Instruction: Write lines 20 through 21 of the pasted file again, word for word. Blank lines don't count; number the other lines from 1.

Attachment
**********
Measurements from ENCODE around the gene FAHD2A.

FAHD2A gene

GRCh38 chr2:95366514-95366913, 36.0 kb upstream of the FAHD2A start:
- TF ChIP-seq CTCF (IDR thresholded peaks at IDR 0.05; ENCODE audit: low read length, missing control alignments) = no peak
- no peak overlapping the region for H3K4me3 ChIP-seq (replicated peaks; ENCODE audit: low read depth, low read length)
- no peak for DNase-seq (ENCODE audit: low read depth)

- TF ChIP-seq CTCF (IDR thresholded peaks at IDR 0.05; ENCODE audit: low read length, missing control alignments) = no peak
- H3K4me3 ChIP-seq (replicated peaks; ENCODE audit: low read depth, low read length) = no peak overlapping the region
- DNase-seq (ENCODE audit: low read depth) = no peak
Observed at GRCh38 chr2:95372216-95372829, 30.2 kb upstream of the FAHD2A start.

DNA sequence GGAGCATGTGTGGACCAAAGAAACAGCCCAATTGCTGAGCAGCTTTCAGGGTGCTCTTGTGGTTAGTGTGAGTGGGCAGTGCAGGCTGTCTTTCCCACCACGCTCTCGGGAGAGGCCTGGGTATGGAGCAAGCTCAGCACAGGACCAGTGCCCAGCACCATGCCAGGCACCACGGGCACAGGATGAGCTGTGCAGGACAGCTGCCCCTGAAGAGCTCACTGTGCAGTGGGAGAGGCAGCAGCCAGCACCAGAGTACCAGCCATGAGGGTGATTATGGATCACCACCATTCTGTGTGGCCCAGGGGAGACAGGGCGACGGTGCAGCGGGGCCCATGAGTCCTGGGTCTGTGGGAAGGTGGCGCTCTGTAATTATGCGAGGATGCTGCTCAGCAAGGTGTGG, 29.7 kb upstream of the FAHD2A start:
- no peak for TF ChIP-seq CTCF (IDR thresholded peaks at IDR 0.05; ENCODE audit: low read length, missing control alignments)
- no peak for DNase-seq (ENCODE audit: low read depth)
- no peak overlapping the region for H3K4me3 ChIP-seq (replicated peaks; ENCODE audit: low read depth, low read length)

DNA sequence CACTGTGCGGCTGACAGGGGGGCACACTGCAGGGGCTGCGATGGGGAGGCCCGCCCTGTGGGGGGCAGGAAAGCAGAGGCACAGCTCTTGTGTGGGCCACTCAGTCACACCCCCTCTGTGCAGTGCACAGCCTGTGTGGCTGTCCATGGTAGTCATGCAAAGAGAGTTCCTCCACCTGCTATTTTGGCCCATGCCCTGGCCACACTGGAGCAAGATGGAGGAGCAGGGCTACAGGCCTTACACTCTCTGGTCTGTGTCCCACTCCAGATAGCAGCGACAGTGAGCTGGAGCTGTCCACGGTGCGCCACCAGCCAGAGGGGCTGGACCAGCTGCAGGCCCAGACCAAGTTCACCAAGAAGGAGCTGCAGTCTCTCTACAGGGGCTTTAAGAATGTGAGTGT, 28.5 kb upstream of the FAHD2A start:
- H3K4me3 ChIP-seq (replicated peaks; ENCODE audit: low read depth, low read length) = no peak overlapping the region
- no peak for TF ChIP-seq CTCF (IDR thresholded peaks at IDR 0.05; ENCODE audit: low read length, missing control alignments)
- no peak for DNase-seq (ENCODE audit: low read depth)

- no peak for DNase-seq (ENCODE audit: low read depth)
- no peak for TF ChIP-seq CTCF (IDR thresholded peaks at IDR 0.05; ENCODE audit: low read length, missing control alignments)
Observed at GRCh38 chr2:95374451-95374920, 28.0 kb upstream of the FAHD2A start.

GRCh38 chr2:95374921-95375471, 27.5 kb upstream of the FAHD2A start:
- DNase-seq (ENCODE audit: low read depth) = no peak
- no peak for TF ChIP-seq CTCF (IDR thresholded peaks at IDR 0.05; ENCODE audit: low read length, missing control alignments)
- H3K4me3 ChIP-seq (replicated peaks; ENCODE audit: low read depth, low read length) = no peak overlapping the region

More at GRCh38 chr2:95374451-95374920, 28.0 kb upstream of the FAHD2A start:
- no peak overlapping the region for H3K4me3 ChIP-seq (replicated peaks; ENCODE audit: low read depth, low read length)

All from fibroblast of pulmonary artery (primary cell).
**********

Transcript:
- no peak for TF ChIP-seq CTCF (IDR thresholded peaks at IDR 0.05; ENCODE audit: low read length, missing control alignments)
Observed at GRCh38 chr2:95374451-95374920, 28.0 kb upstream of the FAHD2A start.